The second encounter was a couple of years later in Italy at a meeting on the future of Euurope under the auspices of Gorbachev’s own foundation, bearing his name. The 25 or so invited participants were mainly European intellectuals and government officials. It went on for two days, revisiting Gorbachev’s ideas of a common European home and collective security structure. The debate was lively and stimulating although the pan-European consensus never got much further than the walls of the conference center. I had the feeling that Gorbachev now felt himself an independent voice of civil society, widely honored in the West yet ignored in his own country. He had returned to living in Moscow, and reported that Putin had respectfully received him and made him feel at ease about resuming Russian residence despite his continuing unpopularity in the country of his birth and later political prominence.
In my own work, I have been conscious of course of Gorbachev’s role as a transformative agent of change that made ‘the impossible’ happen in the Soviet context, although not altogether responsive to his agency, much that happened is best understood beneath the rubric of ‘unintended consequences.’ Given my interest in ‘the politics of impossibility’ I often mentioned Mandela in South Africa and Gorbachev in the Soviet Union as having validated this counter-intuitive belief that seems the most realistic hinge of hope given the present world situation, strange as that may sound.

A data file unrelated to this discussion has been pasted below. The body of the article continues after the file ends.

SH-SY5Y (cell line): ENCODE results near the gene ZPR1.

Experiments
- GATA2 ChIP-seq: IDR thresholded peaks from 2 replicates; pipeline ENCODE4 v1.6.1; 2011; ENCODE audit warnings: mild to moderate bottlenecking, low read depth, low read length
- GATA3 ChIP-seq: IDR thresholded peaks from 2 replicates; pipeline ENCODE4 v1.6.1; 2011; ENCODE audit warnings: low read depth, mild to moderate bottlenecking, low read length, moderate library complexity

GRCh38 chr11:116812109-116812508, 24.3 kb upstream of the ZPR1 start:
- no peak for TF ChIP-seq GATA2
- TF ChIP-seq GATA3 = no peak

It is always of great interest to meet with historic figures of global stature. In Gorbachev I found none of the moral radiance and existential charisma that I associated with my meeting with Nelson Mandela. Rather in Gorbachev I found a sense of purpose, of decency, of intelligence, and a seriousness about doing what he could to make his country, region, and world better than they were at present.
I would suppose that Putin does not regret the passing of the Communist Era, but will fault Gorbachev on nationalist, Czarist grounds as allowing the territorial extensions of the Soviet Union to shrink, leading to the temporary eclipse of Russian greatness. With minor variations the Russian media will follow this line, reporting on the demonization that Gorbachev deservedly experienced, especially in the decade after the Soviet collapse.
It may take several more political earthquakes for Russia and Russians to arrive at a balanced assessment of Gorbachev. But in fact, the West has not done much better, showering him with honors and awards, while keeping their near exclusive focus on his roles in ending the Cold War with the West and in taking on the Communist Party elite of bureaucrats (nomenklatura) that had presided since the early days of the Soviet Union following Lenin’s death. The fact that this precipitated the Soviet collapse was an outcome that almost no one in the West lamented.
Gorbachev’s memory will last, most celebrated outside of Russia, and subject to subtle reappraisals from within, in relation to Europe, and with regard to world peace. I would feel more comfortable contemplating the future of humanity if Gorbachev was running the global show than any other political leader currently walking about on planet Earth!
Richard Falk’s full remarks can be found at Global Justice in the 21st Century.